Wet Floor Warning LED Sign

It’s human nature to let our guard down temporarily and be distracted by random thoughts or doing multiple activities. A momentary lapse of attention that ends in a slip can led to a variety of regrettable events ranging from a simple spited shinbone to an extremely serious injury. Walking surfaces account for a significant portion of such injuries, and the most frequently reported type of surface where it naturally occurs is a wet floor!

Girl Slipping Art

Luckily, a wet floor indicator can raise an alert about the danger of slipping and accidental falls. So, let’s set up an automatic wet floor warning sign using a handful of discrete electronics parts lying around. Let’s start?

Below is the circuit diagram of the proposed Wet Floor Warning LED sign. This battery-operated sensor can notify you about a wet floor by flashing a red LED warning light, so you can be confident the hardware will keep all walkers in the know.

Wet Floor Indicator Schematic

The working principle of this circuit is very simple as it takes advantage of the fact that water is slightly contaminated, in most cases, and thus conducts electricity to a certain extent. So, if water is detected between the water sensor probes of the circuit, its core electronics wakes up and emits a flashing red beacon instantly (LED1 is a flashing red LED lamp).

Since the conductivity of the water is used to active the core electronics, the two water sensor probes must be fitted at the lowest point of the signboard where water will come to stand (see below). They can be two tinned copper wires, but you can also use a pair of galvanized steel needles, rods, or the like.

Wet Floor Sign LED Idea

As you already noticed, the wet floor warning indicator is a flashing red LED with integral controller chip in a T−1 3/4 5mm plastic type package. Minimum operating voltage of the diffused red blinking LED lamp is used in my prototype is about 3V, and its blink frequency is in 2Hz to 2.8Hz range.

Moreover, current consumption of the entire circuitry is fairly trifling in idle state, the battery will thus last for several months as long as no wet floor condition is detected. An estimable CR2032 lithium battery usually has a very low self-discharge, and long shelf life up to 10 years. The loss of capacity due to self-discharge is from less than 1% to 1.5% per year at room temperature (23°C).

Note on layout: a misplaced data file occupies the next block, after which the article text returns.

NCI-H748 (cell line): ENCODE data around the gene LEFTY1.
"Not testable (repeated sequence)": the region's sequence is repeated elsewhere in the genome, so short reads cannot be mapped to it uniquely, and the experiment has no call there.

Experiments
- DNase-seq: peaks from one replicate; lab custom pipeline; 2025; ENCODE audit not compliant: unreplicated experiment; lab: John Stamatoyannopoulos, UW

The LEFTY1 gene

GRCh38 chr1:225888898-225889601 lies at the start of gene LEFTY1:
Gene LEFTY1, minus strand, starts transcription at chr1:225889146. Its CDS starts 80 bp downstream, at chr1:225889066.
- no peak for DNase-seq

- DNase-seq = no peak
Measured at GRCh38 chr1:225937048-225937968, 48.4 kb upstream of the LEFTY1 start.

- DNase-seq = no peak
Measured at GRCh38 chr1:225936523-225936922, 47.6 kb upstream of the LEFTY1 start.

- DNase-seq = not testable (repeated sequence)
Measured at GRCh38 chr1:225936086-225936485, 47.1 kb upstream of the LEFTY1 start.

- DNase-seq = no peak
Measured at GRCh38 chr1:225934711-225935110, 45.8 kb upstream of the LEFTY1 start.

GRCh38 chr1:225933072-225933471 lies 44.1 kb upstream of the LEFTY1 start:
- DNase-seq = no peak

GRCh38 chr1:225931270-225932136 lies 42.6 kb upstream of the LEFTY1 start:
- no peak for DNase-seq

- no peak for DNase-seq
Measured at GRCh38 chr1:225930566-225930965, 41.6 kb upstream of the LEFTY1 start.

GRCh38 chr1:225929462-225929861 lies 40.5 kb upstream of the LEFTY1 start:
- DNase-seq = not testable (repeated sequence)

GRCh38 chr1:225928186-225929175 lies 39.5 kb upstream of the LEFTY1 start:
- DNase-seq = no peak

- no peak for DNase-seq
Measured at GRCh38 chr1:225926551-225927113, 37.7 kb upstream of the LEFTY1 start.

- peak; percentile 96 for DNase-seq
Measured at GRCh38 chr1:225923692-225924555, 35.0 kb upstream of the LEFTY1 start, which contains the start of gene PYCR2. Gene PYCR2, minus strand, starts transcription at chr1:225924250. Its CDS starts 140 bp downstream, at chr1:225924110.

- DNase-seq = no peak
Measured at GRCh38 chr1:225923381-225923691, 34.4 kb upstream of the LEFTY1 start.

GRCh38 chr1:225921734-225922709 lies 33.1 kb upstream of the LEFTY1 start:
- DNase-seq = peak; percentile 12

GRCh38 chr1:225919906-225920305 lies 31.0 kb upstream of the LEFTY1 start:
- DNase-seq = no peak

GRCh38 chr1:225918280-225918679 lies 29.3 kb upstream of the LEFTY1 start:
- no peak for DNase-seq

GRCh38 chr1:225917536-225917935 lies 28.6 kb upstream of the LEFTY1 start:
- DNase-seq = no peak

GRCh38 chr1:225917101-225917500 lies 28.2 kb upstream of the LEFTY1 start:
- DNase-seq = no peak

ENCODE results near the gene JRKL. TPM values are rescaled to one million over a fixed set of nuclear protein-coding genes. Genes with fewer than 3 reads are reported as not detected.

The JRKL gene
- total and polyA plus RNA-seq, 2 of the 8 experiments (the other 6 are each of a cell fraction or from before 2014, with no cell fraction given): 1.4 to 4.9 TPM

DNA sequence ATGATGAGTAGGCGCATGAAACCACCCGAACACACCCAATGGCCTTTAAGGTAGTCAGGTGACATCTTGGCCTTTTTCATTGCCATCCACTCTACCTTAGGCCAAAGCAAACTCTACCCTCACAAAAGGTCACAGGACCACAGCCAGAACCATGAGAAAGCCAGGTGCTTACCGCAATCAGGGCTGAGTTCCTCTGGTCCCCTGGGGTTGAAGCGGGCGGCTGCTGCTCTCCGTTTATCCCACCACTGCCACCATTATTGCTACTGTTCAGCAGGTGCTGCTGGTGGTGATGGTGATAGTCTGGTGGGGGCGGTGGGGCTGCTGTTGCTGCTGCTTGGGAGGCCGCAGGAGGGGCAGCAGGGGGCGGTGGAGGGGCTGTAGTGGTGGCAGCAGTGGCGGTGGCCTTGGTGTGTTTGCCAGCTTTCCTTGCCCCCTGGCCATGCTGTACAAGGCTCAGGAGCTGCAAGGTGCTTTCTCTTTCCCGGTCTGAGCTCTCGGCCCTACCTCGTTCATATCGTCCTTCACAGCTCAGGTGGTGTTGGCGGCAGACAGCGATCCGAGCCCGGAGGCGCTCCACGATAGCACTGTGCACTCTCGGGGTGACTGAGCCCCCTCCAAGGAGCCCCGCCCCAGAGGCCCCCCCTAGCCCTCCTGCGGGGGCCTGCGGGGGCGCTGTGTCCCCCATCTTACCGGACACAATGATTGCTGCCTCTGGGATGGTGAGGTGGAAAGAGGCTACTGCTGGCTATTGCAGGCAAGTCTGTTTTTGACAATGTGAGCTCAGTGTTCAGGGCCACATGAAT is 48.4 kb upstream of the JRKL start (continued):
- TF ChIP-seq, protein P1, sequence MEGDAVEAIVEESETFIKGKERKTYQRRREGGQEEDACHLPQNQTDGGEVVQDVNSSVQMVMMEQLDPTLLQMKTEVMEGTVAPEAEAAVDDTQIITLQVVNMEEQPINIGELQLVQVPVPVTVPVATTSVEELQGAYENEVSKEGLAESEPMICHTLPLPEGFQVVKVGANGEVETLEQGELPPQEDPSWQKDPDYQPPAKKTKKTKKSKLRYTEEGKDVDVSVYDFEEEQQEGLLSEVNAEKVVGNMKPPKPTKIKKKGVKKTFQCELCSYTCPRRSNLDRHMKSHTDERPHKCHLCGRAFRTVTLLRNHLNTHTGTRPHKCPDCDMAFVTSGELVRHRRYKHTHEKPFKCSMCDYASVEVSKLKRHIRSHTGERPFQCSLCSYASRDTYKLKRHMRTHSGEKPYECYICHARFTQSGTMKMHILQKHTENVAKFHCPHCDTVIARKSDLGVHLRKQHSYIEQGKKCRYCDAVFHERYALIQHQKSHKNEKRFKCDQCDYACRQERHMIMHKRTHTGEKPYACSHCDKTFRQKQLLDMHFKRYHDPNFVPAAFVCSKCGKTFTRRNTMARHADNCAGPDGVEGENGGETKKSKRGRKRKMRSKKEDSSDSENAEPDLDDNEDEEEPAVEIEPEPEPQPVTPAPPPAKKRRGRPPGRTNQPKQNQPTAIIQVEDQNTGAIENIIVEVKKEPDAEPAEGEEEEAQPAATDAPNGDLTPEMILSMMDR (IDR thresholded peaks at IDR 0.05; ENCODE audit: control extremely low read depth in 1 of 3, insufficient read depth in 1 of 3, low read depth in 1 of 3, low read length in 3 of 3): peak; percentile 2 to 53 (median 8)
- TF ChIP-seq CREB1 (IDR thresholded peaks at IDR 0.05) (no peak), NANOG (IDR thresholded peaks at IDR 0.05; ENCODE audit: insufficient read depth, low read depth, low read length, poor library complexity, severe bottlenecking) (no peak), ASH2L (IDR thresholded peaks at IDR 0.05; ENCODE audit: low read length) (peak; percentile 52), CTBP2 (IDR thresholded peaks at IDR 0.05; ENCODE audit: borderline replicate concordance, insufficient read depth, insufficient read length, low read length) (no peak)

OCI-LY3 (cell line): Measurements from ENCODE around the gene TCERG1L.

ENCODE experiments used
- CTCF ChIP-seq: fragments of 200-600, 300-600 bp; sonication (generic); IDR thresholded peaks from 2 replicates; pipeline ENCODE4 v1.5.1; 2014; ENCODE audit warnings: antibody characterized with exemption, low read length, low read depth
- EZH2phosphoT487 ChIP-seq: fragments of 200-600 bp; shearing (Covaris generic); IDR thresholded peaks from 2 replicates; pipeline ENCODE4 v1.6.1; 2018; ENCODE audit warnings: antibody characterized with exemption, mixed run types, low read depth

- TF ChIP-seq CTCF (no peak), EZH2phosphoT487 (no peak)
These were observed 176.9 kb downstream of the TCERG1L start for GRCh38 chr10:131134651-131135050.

Digispark Version!

This is the “digital” version of the above demoed “analog” wet floor warning sign project! This tiny version is powered by a 6F22 9V battery. Needless to say, the basic design concept (hardware and software) can be easily adapted to the nearer applications you’ve in mind.

Wet Floor Sign Digispark

Below is the code for Digispark Attiny85 microcontroller. As usual, it can be easily ported to the Arduino microcontroller platform.

int wetSensor = 0;

void setup() {
  pinMode(0, INPUT_PULLUP);
  pinMode(1, OUTPUT);

void loop() {
  wetSensor = digitalRead(0);
  if (wetSensor == LOW) {
  else if (wetSensor == HIGH) {
    digitalWrite(1, LOW);

void blink_led() {
  digitalWrite(1, HIGH);
  digitalWrite(1, LOW);


Also, this is the hardware setup diagram. As you may agree, it’s simple, straightforward, and self-explanatory!

Wet Floor Indicator Schematic v2

One thing to keep in mind, a 10mm big red (or amber) LED would be a good pick here for the warning indicator (LED1).

10mm LED

10mm Red LED Datasheet http://www.farnell.com/datasheets/1776830.pdf

Current Regulative LED?

At this point, it should be noted that the 10 mm “current regulative” LED (CRLED) may not be suitable for the current hardware setup!

See, a CRLED supplies a constant current to keep intensity consistency even when power supply voltage fluctuations or load impedance fluctuations occur. It looks the same as the 10mm regular LED, but since the current regulator circuit is built in the LED, it lights up just by connecting it to a power supply of DC5.5V to 20V. A red CRLED requires operating voltage in the 5V (minimum) to 20V (maximum) range (12V typical), and around 16mA typical operating current at 12VDC.

Below is the photograph of a pair of blue CRLEDs wired on a breadboard (Thanks to https://minkara.carview.co.jp/).

CR Blue LED 5mm

And, a sample CRLED Datasheet https://www.tme.eu/Document/f7082a51f8ff8680bc94ceaa9ef2d7c0/OSXXXXA131A-CRLED16.pdf

In conclusion, a couple of simple circuit ideas to build an automatic wet floor warning LED sign has been presented. Its simplicity really outperforms common electronic versions even if its veracity is a bit lower than what’s achieved with a costly commercial device.

It’s always great to learn something new and even better to be able to build on what you learned. I hope you get yours going soon!

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